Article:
’40 Chev Truck Restomod update – May 9, 2019 Hello again all, and thank-you all for your continued interest. I hope everyone had a good Easter; ours was nice as our oldest son was home, it was nice to be all together again. I started this project keeping a journal of what I accomplished each day and the hours spent as well. I have been letting that slide for a while now to the point now where I am having trouble remembering just what I did this last go round! As the cab and fenders were from a 1.5T and the frame is a ½ ton I had to do some work to the front cross member as it is forward of the radiator support about 1”. Since none of the holes lined up and the rad support was not supported properly, I cut out a section of the cross member about 6” long and 1” wide, then welded in a 2” wider support. That allowed the front clip to be levelled so the hood gaps are correct and everything is bolted secure. The front fenders needed to be shortened so they would fit the ½ Ton running board height. Once the fenders were where they needed to be, I could mount the running boards and determine where to cut the fenders. I liked the way they turned out. They are only stitched right now and will require some hammer and dolly work, but they came together really smoothly. Once off the truck, I can complete the welds and grind for body working. I also worked on prepping a few misc. parts and pieces for paint work. I have an opportunity at the shop in that I can have some parts ready to paint which can be mixed in with other parts being painted the same colour. Anyways, that is all for now. Later, Steve
May 24 Update Not much to report, I completed a few filler panels for the box sides which will tie the box into the running boards when completed. I have been unsuccessful locating a good set of used running boards to cannibalize, so Dean, my "GURU" played a bit with the pull-max and was able to recreate the beads in the original running boards. The next step will be to section the boards and "add" in the additional portions to tie the board into the rear fender and up to the box. The board will be curved to match the cab corner and will finish the look nicely! Please see the attached word doc for a couple of pictures.
Last edited by Canadian_guy; Sat Jun 08 2019 02:42 PM.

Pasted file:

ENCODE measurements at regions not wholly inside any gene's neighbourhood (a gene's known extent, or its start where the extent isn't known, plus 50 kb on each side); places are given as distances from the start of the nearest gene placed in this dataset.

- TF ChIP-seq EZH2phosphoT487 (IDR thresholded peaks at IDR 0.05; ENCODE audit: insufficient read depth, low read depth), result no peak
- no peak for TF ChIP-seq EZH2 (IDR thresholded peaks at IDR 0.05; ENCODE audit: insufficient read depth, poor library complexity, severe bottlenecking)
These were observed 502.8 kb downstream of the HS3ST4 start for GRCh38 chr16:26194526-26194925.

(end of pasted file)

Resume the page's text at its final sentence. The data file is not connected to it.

Thank-you for your continued interest in this “little” project! I am not a writer by trade so I struggle with how wordy to be when writing these. The focus for the work completed was the running boards and rear fenders. The running boards are original to the truck and are solid, but definitely showing their age. They had some dings and dents along the outer edges, minor considering their age, but i spent about 2 hours per running board to remove them. The mounting brackets welded to the underside were in tough shape, so those were removed and new ones fabricated and temporary installed. They are not on permanently, as I will need to locate the bolt holes and weld the bolts in prior to permanently welding them on. The truck had a flat deck on it when I bought it, so the box you see on it is a reproduction, as are the fenders. The fenders are for a 1947-53 truck so I have removed the styling detail lip on the front of each fender to make them look a little more stock, and maybe confuse some of the purists I will meet once it is on the road. To remove the lip I had to cut and section the fender, then stitch it together. Depending on how the running board extension turns out I may need to remove some additional material so they are only stitched for now. Once everything is fitted up and confirmed as complete I will finish welding them and then try out some hammer and dolly work to smooth them out.
I have attached a few pictures of the progress, I took a few more than usual and I marked 1 up to show what the running board will look like once extended.